Later scenes develop this simplification and abstraction of historic Chinese structures and decorations, including a modified Moon Bridge. When Ping, Pang, and Pong recall their distant homes, a glowing scroll with brush-strokes of nature is even enhanced with a model of a home.

Ian Falconer's equally elemental costumes—with traditionally delicate decorations enlarged to bold asymmetrical forms, almost like late Matisse cut-outs—complement this storybook effect.

As does Thomas Munn's lighting, which ranges from bright bold colors to subtle misty shades.

The problem with some of the scenes—not unusual when planar artists design for the theatre—is the limited, even awkward, acting space and levels made possible by the set-elements. Sometimes, in such cases, the spaces are quite impossible.

Hockney has of course designed for the opera-theatre before—notably for Stravinsky's "Rake's Progress" and Mozart's "Magic Flute." He has a very original way of conceptualizing operas which have threatened to drown in tradition.

But, especially in the initial scene, he doesn't provide enough stage-space for movement of chorus and principals. They are pushed too far downstage or marooned on a small raked side-ramp.

When the black-clad chorus of Pekinese is onstage, clamoring for a beheading, they look like a wall of indistinguishable black posts. Had Hockney provided some broad stairs, ramps, or platforms, they would have had at least several levels on which to deploy themselves.

Or director Garnett Bruce could simply have put fewer of them downstage. And let the rest sing behind the set-walls, for they do sing offstage later on, to haunting effect in the night in which no one sleeps.

There is an art to arranging and moving crowds of chorus and extras on opera-stages. Even if a director regards him or herself as only a glorified traffic-cop, it is still possible to choreograph natural or ritual movements which won't look like static crowd-scenes.

Fortunately, the colorful pageantry devised here for Count Carlo Gozzi's quaint legend of Turandot—as reworked by Friedrich Schiller and Puccini's librettists—is generally so interesting that the awkwardness of the crowd-scenes dissolves in the pomp of Imperial Processions.

Gabriele Schnaut, as the cruel Ice-Princess Turandot, looked lavishly regal and acted imperiously. Unfortunately, her tone was not as pure, powerful, or sustained as is necessary for her cold indifference to the sufferings of her doomed suitors to be both thrilling and chilling for much of the evening.

She can certainly sing the role powerfully, but this time she seemed strained. Perhaps her recent potent Munich Elecktras have unduly taxed her voice?

In contrast, Andrea Dankova's Liu was marvelously liquid in tone and phrasing. Sacrificing oneself for hopeless love seems to bring out the best in lyric sopranos.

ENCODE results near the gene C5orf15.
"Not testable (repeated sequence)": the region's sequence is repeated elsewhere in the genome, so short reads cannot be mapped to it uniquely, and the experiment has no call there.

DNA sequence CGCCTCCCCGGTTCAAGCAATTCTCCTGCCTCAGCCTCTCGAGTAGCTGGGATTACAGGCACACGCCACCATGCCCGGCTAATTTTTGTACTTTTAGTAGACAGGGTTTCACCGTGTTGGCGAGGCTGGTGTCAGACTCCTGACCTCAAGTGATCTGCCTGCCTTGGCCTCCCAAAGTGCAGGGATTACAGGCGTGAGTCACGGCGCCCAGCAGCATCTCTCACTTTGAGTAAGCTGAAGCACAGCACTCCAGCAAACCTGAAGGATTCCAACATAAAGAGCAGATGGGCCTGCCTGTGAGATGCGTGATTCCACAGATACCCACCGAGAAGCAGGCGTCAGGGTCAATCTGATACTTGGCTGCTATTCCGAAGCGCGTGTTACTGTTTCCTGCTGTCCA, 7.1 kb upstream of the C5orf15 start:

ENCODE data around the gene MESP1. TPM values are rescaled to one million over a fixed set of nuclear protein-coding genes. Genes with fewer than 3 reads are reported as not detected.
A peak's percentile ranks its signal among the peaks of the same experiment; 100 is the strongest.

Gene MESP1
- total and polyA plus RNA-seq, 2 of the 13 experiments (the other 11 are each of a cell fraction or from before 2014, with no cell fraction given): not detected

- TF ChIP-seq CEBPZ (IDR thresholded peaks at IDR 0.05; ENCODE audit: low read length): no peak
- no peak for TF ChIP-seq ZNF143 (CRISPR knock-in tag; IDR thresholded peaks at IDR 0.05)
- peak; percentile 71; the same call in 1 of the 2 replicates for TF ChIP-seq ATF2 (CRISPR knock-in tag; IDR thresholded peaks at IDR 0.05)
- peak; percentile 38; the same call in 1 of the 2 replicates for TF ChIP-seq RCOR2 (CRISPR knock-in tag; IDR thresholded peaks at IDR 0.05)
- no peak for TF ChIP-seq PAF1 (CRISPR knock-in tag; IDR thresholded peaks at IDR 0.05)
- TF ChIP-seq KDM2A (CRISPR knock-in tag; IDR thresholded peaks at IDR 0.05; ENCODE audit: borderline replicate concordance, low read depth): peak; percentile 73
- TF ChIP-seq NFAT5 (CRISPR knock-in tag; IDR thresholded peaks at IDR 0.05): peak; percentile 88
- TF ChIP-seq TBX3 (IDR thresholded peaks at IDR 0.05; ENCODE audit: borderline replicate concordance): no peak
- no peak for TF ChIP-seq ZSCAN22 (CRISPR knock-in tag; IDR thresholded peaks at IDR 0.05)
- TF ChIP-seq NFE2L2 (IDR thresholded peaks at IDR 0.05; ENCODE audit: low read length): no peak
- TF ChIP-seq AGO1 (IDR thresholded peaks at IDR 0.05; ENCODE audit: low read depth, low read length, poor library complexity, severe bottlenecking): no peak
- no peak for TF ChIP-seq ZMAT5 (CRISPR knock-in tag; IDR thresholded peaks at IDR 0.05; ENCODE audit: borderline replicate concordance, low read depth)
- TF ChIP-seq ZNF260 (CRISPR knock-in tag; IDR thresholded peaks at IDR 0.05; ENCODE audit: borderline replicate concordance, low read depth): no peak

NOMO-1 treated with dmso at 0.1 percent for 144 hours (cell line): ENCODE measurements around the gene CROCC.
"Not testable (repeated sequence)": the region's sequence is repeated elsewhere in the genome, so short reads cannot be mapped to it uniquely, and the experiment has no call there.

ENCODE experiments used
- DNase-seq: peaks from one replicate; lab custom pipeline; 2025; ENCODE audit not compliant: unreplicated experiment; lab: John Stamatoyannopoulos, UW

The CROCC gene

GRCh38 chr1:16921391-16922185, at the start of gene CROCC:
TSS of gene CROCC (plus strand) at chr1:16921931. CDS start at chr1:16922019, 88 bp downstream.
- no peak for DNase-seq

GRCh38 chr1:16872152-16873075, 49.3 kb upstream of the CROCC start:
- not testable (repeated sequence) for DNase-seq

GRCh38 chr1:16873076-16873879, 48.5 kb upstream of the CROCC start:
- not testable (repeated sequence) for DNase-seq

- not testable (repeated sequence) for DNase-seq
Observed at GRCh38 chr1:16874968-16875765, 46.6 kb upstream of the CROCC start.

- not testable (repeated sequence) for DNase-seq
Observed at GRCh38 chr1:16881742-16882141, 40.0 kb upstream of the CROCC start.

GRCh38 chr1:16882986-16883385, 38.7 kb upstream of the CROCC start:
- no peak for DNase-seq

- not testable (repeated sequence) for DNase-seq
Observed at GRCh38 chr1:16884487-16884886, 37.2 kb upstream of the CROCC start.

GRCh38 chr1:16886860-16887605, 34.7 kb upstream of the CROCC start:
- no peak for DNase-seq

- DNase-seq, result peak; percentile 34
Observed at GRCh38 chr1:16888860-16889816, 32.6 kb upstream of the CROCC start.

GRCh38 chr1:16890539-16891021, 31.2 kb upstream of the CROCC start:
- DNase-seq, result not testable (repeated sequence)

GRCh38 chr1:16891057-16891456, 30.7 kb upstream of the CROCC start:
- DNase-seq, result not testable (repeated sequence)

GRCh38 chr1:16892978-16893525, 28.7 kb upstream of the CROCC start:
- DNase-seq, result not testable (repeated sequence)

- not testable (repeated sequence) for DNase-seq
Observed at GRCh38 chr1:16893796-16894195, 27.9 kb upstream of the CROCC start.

Richard Margison's Calaf was strongly sung—and "Nessun dorma" was cheered to the proverbial echo. He is, however, a stocky figure, hardly romantic enough in appearance and manner to melt the frozen resolve of Turandot.

Gozzi, Schiller, and Puccini obviously knew nothing of Freud's researches into feminine frigidity. That Calaf's courage, daring, cleverness, and passion would be enough to turn a murderous virago into a melting maiden says much about their macho view of the War Between the Sexes.

Turandot's fury—fueled by the angry spirit of her long-dead, sexually violated, and brutally murdered ancestress—would be quite enough today to make her a charter-member in any Lesbian Act-Up group in either San Francisco or New York. If not in Beijing.

Earle Patriarco, Dennis Petersen, and Matthew Lord were most animated and amusing as the officers of the Imperial Court. Joseph Frank was properly ancient and catatonic as the Emperor of China, powerless to curb his daughter's murderous Quiz Game.

The opening performance of San Francisco's "Turandot"—conducted by Marco Armiliato—was dedicated to the late and much lamented Leonie Rysanek. A very great lady—who was anything but icy in her relations with colleagues, press, and public—and a great artist as well!

Adorable “Arabella”

Richard Strauss'
Laura Claycomb as the Exuberant Fiakrmilli, riding the golden chair of Mandryka played by Franz Grundheber, in San Francisco Light Opera's production of Strauss' "Arabella" (photo: Morty Sohl).
On seeing the San Francisco Opera's current production of Richard Strauss' "Arabella," I had a sudden attack of déjà vu. It looked like an old friend, a little more dusty and worn than when last seen—at the Royal Opera, Covent Garden, from which it was borrowed.

But then Hugo von Hofmannsthal's impoverished aristocrats, the Waldners, are living in a fairly seedy Viennese hotel. From which they must depart for non-payment of their bills.

They are so needy that their younger daughter, Zdenka, has grown up disguised as a boy. They can only afford to launch their beautiful elder child, Arabella, in Vienna Society.

Count Waldner—an incorrigible gambler and a constant loser—has sent a photo of Bella to an old army comrade. Even if she has to marry a much older man, at least the Count will be able to pay his bills and continue playing cards for money.

But it's not his old Croatian fellow-officer who arrives at their hotel. Just in the fabled Nick of Time.

This Mandryka is the rough but imperious nephew who has inherited all the family estates. He has fallen in love with Arabella's photo and intends to marry her.

This final collaboration of Von Hofmannsthal and Strauss echoes their hugely successful "Der Rosenkavalier" in some aspects. In that luxurious evocation of Baroque and Imperial Vienna, the suitor, Baron Ochs, is also a rich, bumptious rustic, unused to the ways of polite society.

And, whereas Zdenka is a girl dressed as a boy, Octavian, in "Rosenkavalier," is a soprano dressed as a young man, who later disguises himself as a girl.

There is certainly some ravishing music in "Arabella," but it is no "Rosenkavalier."